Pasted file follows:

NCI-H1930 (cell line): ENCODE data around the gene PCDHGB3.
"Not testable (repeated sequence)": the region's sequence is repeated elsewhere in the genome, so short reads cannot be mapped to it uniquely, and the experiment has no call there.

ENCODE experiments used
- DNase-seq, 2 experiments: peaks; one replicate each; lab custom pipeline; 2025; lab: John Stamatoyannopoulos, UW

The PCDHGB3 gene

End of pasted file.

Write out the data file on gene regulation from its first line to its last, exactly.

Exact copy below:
NCI-H1930 (cell line): ENCODE data around the gene PCDHGB3.
"Not testable (repeated sequence)": the region's sequence is repeated elsewhere in the genome, so short reads cannot be mapped to it uniquely, and the experiment has no call there.

ENCODE experiments used
- DNase-seq, 2 experiments: peaks; one replicate each; lab custom pipeline; 2025; lab: John Stamatoyannopoulos, UW

The PCDHGB3 gene